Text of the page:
Finally, in August 1902, the Bororo chief Meriri Okwoda and four companions walked out of the woods and presented themselves to the missionaries as though they “were old friends.”(33) The missionaries assured the Bororo that they would come to no harm if they placed themselves under Salesian protection. Nevertheless, the Bororo waited another year before actually settling at the colony, apparently determined, even in the act of surrender, to exert whatever control they could over their entrance into a society whose methods had taught them to be wary. Meriri Okwoda was unwilling, or perhaps unable, to deliver his followers to the missionaries without a lengthy period of preparation. After spending two days at the colony and receiving a few meager gifts, the chief and his four companions returned to their village, located along the Rio das Mortes. They came back to the colony in late-September for a second two-day visit – “to study the terrain” – and left “satisfied” with more gifts. Meriri Okwoda returned again in November, this time with sixteen men “laden with bows and arrows to trade for clothes, knives and other trinkets.” Finally, in June 1903, the chief who apparently had been baptized, for the Salesians called him by the Christian name “Captain Joaquim” – led 142 members of his village into the colony. In subsequent years, the missionaries would gain from the Bororo at least a partial explanation for this behavior: the Bororo had kept their distance in order to observe the missionaries and ultimately entered the mission to determine whether to kill them or allow them to remain.(34)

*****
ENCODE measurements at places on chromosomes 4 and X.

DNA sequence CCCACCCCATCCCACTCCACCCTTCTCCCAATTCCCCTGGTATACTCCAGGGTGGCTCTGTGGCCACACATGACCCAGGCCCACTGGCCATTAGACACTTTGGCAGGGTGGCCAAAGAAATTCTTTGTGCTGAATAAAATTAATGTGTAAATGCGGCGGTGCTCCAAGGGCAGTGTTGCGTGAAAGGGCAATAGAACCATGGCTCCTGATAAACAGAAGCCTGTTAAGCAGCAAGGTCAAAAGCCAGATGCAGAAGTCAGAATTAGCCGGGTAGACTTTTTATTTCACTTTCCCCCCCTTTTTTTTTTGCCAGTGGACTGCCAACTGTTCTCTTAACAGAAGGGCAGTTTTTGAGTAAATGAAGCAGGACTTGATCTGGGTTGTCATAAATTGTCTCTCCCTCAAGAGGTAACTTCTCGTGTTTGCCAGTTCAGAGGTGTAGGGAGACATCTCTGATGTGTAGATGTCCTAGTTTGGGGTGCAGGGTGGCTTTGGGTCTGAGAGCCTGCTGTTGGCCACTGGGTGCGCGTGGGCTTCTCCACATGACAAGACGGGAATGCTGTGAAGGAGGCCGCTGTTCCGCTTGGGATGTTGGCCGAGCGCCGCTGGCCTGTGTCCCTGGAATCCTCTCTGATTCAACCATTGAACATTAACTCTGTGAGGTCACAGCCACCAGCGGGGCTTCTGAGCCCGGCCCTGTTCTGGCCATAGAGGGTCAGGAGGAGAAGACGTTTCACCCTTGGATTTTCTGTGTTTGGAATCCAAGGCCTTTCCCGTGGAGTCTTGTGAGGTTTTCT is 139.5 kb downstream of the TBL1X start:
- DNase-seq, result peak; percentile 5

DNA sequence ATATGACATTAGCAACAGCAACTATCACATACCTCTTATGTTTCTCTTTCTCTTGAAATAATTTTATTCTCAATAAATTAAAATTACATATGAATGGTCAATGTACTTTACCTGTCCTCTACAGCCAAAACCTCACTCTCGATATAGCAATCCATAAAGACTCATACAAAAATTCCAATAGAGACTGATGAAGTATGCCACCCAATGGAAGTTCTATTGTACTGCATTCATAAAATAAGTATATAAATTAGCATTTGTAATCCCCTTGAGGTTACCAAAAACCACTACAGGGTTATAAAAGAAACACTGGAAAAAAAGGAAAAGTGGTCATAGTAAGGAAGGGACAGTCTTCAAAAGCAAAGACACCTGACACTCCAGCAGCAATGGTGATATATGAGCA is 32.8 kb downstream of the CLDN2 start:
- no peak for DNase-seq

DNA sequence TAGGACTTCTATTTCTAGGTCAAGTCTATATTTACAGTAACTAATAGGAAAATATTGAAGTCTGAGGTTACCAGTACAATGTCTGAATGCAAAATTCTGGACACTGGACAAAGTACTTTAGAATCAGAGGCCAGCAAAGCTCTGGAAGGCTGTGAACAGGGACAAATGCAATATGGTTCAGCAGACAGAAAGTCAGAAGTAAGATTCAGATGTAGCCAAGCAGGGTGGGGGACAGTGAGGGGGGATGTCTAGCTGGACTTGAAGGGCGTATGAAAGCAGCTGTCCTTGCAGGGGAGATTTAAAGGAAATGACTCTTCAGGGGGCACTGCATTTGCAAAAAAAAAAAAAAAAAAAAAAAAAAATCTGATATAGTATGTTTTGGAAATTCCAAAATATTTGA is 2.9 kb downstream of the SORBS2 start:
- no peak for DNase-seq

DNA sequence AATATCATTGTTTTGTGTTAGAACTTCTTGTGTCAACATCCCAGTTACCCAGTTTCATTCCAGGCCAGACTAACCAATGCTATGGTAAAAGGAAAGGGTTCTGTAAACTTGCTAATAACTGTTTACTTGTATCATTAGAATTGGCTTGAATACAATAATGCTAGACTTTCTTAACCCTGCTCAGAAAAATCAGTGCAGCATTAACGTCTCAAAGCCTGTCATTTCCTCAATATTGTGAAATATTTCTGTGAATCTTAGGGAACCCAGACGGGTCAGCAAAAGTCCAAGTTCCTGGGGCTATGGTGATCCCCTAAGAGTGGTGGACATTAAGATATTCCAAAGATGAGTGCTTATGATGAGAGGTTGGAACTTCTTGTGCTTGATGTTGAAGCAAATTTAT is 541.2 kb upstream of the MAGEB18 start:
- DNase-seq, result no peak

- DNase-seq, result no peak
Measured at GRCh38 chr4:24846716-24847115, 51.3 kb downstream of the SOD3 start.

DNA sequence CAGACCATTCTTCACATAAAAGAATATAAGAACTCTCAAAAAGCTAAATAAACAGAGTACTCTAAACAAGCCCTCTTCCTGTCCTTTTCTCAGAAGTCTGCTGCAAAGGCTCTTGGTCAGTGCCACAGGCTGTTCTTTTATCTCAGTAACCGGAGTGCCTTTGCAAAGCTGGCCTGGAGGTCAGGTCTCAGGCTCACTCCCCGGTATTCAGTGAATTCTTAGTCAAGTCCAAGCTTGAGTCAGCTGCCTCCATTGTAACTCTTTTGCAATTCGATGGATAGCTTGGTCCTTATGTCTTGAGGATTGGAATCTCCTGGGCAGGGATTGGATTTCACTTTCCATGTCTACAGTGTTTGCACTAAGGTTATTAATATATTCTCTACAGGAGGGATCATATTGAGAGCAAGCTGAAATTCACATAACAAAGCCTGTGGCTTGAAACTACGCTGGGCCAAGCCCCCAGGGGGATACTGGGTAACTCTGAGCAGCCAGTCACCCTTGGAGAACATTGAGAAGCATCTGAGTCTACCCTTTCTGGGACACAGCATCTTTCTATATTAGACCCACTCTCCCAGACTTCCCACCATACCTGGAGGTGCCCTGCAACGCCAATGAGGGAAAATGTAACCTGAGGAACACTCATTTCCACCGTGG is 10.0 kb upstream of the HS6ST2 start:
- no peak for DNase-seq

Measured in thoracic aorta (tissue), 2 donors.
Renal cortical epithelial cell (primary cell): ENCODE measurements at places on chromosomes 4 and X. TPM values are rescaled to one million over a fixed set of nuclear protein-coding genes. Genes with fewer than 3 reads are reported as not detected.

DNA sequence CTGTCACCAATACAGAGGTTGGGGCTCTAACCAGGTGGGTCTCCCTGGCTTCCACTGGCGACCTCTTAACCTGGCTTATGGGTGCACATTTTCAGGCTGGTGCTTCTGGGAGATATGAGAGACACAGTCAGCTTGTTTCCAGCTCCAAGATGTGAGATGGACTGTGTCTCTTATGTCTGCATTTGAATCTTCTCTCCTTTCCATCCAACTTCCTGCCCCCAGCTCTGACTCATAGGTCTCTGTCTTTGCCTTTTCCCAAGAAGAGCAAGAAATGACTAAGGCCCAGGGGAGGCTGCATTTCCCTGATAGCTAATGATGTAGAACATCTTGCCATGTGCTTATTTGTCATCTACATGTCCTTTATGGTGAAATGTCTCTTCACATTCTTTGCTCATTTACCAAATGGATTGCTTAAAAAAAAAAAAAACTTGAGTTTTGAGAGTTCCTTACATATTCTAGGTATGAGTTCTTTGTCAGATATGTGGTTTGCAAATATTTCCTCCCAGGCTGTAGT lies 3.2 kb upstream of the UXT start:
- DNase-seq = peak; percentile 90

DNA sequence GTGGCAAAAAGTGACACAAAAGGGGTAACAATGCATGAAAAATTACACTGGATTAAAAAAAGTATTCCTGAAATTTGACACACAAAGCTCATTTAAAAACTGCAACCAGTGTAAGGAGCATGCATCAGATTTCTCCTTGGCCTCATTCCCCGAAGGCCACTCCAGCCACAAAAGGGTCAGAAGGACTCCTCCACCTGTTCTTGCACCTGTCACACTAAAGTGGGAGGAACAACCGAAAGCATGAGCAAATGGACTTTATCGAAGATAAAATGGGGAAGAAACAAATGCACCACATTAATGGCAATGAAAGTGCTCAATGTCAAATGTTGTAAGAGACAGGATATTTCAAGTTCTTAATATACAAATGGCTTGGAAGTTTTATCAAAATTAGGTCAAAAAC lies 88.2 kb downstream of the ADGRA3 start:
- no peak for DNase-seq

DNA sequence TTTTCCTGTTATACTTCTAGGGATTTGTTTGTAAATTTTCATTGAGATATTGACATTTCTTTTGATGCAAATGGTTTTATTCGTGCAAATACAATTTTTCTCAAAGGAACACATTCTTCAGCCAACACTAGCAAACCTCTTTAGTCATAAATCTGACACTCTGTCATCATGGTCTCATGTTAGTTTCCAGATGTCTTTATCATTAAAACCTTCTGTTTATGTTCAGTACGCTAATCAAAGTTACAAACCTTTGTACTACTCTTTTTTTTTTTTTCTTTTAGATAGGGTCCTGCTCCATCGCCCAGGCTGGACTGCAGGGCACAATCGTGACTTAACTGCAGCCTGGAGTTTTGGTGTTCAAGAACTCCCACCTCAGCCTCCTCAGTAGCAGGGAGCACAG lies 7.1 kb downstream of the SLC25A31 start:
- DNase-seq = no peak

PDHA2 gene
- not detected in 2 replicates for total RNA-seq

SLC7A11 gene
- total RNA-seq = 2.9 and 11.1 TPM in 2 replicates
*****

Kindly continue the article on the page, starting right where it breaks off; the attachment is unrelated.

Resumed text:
Such evidence of carefully graduated accommodation also characterized the Bororo response, once they accepted sanctuary, to Salesian efforts “to raise them to the dignity of men and of Christians, and to incorporate them into the rest of the nation.”(35) As soon as the Bororo took up residence in the colony, Balzola demanded the chief’s subservience, issuing orders to him, which he transmitted to his followers, including calling them to Mass. The priest held Mass in the middle of Bororo ritual celebrations, sought to convince the Indians that successful hunting depended on their faithful attendance, and jeered openly at Bororo religious practices.(36) As Rondon saw it, in a sharply critical account of a visit he made to the colony years later in 1911, the Bororo were virtually forced to attend Mass, a rite which they did “not wish to accept,” which elicited their “repugnance,” and which “violated [their] free will.”(37)